I would appreciate any opinions on this. We are currently in the process of raising a contract to upgrade/replace heating in rural properties with existing solid fuel or storage heaters.
We have sampled electric radiators from various companies Rointe/Haverlands and Dimlex, but with tenants claiming the electric bills have soared from storage heaters to these electric heaters, I would appreciate any input as to how you upgrade or do you stay with storage heating ? although to comply with eco 20 in jan 2018 that would be a problem.
South Kesteven District Council
at #4795David FawcettParticipant
- This topic was modified 4 years, 1 month ago by Richard Hart.
This is one of our biggest complaints the size of the tenants electricity bills in properties with night storage heating. We now have a programme in place each year to target fuel poverty in our older properties by installing Mitsubishi air source heat pumps. I have tried other systems and they only reduce the bills slightly but the feedback from the tenants after air source has been great with up to 40 to 50% reduction in there electricity bills.
Karbon Homesat #4796Martin SimmondsParticipantat #4798Ryan DempseyMember
This was always a topic of debate in my last employment simply because electrical storage and heating just didn’t seem to be moving forward with the world in terms of developments. The biggest problem we have is trying to control the storage and teaching our tenants how best to manage the outputs after storing the heat (if that makes sense).
We have all heard tenants telling us that they leave the input at 6 and the output at 6… this simply means full storage is discharged early in the day and then the tenant is required to plug a 2kW heater in in the afternoon, thus increasing the bills.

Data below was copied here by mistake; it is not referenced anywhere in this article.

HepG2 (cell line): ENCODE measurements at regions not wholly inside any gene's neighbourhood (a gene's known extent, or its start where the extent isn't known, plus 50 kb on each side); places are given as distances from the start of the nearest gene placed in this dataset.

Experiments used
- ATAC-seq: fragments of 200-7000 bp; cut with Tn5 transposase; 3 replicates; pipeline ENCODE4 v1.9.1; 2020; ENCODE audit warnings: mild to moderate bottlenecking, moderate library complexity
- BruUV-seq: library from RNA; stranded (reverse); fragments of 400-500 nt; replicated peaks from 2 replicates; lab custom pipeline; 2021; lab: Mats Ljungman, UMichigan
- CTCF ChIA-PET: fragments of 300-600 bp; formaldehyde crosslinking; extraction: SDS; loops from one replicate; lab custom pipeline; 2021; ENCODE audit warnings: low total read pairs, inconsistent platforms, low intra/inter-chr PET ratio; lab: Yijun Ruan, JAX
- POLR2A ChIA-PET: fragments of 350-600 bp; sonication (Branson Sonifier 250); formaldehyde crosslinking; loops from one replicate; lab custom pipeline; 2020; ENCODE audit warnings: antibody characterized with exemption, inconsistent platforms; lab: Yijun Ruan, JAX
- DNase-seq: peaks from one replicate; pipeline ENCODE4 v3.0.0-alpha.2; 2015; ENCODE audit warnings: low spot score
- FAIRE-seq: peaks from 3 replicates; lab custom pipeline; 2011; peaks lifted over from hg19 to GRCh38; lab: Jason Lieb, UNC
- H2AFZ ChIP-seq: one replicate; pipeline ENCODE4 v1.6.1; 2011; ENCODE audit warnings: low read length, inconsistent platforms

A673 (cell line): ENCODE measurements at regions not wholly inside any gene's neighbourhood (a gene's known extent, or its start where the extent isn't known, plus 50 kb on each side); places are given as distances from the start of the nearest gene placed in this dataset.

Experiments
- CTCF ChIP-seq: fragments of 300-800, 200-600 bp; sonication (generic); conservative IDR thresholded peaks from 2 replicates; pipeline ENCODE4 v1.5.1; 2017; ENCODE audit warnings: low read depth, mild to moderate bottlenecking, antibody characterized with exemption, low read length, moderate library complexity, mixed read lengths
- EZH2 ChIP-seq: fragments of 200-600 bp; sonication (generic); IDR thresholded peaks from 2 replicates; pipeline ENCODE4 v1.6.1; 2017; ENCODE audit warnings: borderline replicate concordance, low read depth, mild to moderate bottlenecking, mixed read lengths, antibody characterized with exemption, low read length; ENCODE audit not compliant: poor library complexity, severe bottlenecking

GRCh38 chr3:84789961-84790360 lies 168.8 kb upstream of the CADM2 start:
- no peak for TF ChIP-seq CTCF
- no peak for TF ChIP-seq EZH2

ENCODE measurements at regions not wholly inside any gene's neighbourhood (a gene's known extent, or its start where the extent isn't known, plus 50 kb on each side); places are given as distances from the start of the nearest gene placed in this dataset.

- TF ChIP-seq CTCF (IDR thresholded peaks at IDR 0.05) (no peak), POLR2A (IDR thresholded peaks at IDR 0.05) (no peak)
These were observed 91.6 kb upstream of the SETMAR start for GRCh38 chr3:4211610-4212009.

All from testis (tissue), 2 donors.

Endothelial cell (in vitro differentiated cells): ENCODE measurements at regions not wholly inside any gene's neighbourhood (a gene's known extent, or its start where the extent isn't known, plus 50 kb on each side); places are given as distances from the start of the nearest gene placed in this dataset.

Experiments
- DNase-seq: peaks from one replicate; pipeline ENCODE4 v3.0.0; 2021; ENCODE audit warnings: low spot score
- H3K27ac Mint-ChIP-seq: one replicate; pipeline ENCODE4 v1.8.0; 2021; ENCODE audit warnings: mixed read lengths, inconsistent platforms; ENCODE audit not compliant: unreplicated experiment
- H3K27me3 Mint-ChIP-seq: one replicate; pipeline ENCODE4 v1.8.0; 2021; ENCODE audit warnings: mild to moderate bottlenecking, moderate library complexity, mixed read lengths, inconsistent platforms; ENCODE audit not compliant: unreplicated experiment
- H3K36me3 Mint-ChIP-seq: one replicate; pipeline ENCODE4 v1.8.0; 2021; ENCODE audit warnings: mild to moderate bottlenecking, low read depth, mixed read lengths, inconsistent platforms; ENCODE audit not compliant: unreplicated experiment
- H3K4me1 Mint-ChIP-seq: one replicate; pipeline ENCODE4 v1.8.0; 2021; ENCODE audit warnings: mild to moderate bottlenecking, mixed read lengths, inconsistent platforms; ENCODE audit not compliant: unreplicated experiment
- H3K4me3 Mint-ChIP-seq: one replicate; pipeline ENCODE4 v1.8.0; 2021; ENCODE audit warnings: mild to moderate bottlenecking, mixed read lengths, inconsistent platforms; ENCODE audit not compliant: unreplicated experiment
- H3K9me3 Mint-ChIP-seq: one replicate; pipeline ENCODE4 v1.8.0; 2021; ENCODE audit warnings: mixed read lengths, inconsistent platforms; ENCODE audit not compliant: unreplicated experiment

There are a number of organisations out there who seem to be telling us they have a solution to this. My preferred products were the electric boiler wet system which is rated at 9kW (can get larger). This is much better than 15kW loads on storage heaters. The other product is the one Martin Suggests above. Dimplex seem to have created a product that uses intelligence to help manage the heat output.
In terms of regulatory requirements and just as a word of caution. Check regulation 312 of the BS7671 – if you decide to increase the load from the design load which the distributor assumes is still the same, you run the risk of the infrastructure not supporting the consumer load. Only really applies in High or Medium Rise but is definitely something you need to consider if running a new contract to replace old for new.
Have a great weekend
Thank You for your replies, and yes we have a few air source and ground source systems on test and seem to be going well, so that’s good to hear that you find them efficient David.
Yes we have fitted Quantum storage heaters in the past, its just the cost of heaters that was a stumbling block, but good feedback.
The electric boiler wet system sounds good also.
Perhaps a subject to discuss at the next AESM meetings ?
SKDCat #4807Paul SimpsonParticipant
We have tried both ground source, air source and Rointe heaters. We found the ground source worked well, its just the install cost that was the issues, Air Source tended to struggle in winter and we also had issue with noise level as strictly speaking they need planning permission. The Rointe heater where no good for our properties and we ended up taking them out, these maybe more suited to a new house with high levels on installation.
In the end we decided to stay with storage heaters for small properties and now install the Quantum heaters, we have had great feed back from customers and generally speaking they tend to save about 25% on there heating bill.at #4891
Quantums seem to be the answer, we have had good feedback from them too.
Met the creda/dimplex rep and they are bringing out a new range of storage heater to meet eco lot 20 in january, like a mini quantum, that needs 2 x supplies like a quantum for the timer controls.
Thanks for the feedback.
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